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New US Rule Grants Automatic Work Permit Extensions to Noncitizens

A Customs and Border Protection agent collects biographical information from a group of Venezuelan migrants before taking them into custody near the southern border town of Eagle Pass, Texas, April 25, 2022.

U.S. Citizenship and Immigration Services (USCIS) announced Tuesday that it would automatically extend for 360 days the work permits of immigrants who applied to renew their work authorization amid the current backlog in processing times.

The new notice expands on the 180-day extension USCIS announced in November. It is expected to prevent about 260,000 immigrants from losing their work permits in the next 18 months. It will also give the agency extra time to clear applicants waiting in line, the agency said in a statement.

"This temporary rule will provide those noncitizens otherwise eligible for the automatic extension an opportunity to maintain employment and provide critical support for their families while avoiding further disruption for U.S. employers," USCIS Director Ur M. Jaddou said in a statement.

The extension, which takes effect Wednesday, aims to stabilize operations for U.S. employers and help people with pending employment authorizations who have a job and are working in the U.S.

USCIS is the agency in charge of handling the nation's immigration paperwork. In recent years, it has struggled with backlogs, an issue made worse by the COVID-19 pandemic and budget shortfalls.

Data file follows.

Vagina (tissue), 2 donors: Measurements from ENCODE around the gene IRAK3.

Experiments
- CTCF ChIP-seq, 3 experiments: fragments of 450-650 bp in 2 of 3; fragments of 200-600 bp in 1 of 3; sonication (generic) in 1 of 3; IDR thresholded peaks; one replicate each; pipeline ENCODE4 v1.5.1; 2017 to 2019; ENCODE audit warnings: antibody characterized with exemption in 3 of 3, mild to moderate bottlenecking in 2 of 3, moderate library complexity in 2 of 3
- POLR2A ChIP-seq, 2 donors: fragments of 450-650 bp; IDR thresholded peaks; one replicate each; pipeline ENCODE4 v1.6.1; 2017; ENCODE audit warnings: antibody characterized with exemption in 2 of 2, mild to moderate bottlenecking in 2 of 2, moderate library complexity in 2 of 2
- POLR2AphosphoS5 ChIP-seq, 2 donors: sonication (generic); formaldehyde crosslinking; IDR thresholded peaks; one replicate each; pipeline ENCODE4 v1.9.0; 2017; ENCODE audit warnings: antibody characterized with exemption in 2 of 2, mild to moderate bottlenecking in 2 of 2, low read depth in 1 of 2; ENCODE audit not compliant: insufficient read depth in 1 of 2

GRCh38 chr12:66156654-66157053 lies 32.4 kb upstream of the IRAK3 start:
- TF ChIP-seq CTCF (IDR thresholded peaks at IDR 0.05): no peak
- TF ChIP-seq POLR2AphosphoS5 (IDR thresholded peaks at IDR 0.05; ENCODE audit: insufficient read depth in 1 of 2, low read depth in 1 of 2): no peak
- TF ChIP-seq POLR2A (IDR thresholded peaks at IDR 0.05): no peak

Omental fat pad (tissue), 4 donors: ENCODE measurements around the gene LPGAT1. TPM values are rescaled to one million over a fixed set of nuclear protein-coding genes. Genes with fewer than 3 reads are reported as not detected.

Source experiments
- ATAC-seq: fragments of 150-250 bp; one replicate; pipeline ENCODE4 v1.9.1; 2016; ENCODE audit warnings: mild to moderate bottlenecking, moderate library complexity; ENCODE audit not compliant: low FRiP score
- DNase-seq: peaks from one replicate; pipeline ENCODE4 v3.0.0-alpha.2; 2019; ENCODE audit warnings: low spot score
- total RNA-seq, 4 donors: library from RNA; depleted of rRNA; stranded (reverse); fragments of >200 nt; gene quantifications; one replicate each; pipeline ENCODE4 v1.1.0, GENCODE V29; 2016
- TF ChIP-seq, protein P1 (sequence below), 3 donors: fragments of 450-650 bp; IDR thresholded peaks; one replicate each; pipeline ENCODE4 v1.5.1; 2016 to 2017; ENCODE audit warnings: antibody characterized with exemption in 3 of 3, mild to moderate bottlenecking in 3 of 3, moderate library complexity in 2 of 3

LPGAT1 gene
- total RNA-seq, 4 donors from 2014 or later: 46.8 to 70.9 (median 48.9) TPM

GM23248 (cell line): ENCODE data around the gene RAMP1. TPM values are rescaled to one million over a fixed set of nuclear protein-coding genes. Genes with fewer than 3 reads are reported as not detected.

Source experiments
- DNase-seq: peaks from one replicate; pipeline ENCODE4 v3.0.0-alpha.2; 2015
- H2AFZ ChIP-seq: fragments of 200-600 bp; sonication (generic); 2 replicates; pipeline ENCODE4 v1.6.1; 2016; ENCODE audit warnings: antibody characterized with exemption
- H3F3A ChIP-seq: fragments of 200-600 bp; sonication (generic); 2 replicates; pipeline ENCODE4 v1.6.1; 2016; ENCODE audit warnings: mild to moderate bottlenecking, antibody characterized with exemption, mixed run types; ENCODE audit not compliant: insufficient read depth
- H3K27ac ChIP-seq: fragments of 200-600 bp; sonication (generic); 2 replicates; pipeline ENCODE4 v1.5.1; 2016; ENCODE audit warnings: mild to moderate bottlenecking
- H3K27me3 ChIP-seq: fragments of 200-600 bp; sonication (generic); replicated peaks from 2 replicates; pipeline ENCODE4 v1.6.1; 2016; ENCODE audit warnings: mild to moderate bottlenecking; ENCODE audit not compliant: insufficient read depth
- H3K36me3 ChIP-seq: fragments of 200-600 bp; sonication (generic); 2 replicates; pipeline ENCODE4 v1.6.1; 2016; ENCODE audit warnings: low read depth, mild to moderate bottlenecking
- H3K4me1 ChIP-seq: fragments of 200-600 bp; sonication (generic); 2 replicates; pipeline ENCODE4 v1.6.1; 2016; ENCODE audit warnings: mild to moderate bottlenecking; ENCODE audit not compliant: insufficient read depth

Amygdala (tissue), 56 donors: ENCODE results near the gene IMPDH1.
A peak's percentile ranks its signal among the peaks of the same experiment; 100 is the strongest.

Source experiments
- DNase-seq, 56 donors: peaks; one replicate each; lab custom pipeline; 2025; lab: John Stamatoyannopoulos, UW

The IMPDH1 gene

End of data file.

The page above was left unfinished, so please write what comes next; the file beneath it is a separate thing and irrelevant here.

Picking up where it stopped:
In April, Jaddou told U.S. government officials during a congressional hearing that USCIS had 8.5 million pending immigration cases, including those seeking green cards and U.S. naturalization.

She said more than half of those pending cases were taking longer than the agency's normal processing times.

Asylum-seekers, immigrants adjusting their status to permanent residence and other noncitizens going through the U.S. immigration process are among the noncitizens affected by the latest work authorization extension.

The agency had reported that processing times for asylum applicants looking to renew work permits increased from seven months in 2017 to 11 months in 2021.

In March, USCIS announced a program to reduce backlogs, including the expansion of premium processing for certain applications where applicants could pay a higher fee to expedite paperwork processing.

According to the USCIS, most of the announced changes simply restore options offered before the Trump administration's slowdown of USCIS processing and before the COVID-19 pandemic further slowed the agency's resources.

"For several years, USCIS has been in a precarious financial situation that has impaired the efficient completion of caseloads. The COVID-19 pandemic exacerbated these challenges in 2020, in addition to a hiring freeze and furlough threat leading to workforce attrition and severely reduced capacity. In 2021, before USCIS could recover from these fiscal and operational impacts, there was a sudden and dramatic increase in EAD (Employment Authorization Document) initial and renewal filings," according to the USCIS statement.

The USCIS historically has been underfunded because most of the agency's funding comes from application fees that have stalled at $5 billion a year since 2019.